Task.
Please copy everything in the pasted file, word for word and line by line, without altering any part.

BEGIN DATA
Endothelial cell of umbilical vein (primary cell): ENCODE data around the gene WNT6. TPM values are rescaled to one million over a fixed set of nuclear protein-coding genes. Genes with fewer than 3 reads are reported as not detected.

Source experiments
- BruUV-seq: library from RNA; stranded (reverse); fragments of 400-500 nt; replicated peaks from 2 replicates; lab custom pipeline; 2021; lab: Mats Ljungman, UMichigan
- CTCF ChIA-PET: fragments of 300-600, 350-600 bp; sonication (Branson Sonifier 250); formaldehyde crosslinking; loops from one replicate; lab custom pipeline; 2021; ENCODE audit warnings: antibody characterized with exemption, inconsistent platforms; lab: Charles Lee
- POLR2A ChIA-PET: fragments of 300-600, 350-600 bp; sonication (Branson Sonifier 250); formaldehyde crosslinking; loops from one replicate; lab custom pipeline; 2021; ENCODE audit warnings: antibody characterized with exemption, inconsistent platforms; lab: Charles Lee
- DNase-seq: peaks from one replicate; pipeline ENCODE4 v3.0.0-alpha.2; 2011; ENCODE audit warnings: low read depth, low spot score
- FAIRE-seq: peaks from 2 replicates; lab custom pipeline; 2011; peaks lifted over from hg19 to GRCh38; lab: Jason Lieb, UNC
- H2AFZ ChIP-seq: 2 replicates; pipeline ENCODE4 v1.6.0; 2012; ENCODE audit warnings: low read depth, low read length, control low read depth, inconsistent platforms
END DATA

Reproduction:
Endothelial cell of umbilical vein (primary cell): ENCODE data around the gene WNT6. TPM values are rescaled to one million over a fixed set of nuclear protein-coding genes. Genes with fewer than 3 reads are reported as not detected.

Source experiments
- BruUV-seq: library from RNA; stranded (reverse); fragments of 400-500 nt; replicated peaks from 2 replicates; lab custom pipeline; 2021; lab: Mats Ljungman, UMichigan
- CTCF ChIA-PET: fragments of 300-600, 350-600 bp; sonication (Branson Sonifier 250); formaldehyde crosslinking; loops from one replicate; lab custom pipeline; 2021; ENCODE audit warnings: antibody characterized with exemption, inconsistent platforms; lab: Charles Lee
- POLR2A ChIA-PET: fragments of 300-600, 350-600 bp; sonication (Branson Sonifier 250); formaldehyde crosslinking; loops from one replicate; lab custom pipeline; 2021; ENCODE audit warnings: antibody characterized with exemption, inconsistent platforms; lab: Charles Lee
- DNase-seq: peaks from one replicate; pipeline ENCODE4 v3.0.0-alpha.2; 2011; ENCODE audit warnings: low read depth, low spot score
- FAIRE-seq: peaks from 2 replicates; lab custom pipeline; 2011; peaks lifted over from hg19 to GRCh38; lab: Jason Lieb, UNC
- H2AFZ ChIP-seq: 2 replicates; pipeline ENCODE4 v1.6.0; 2012; ENCODE audit warnings: low read depth, low read length, control low read depth, inconsistent platforms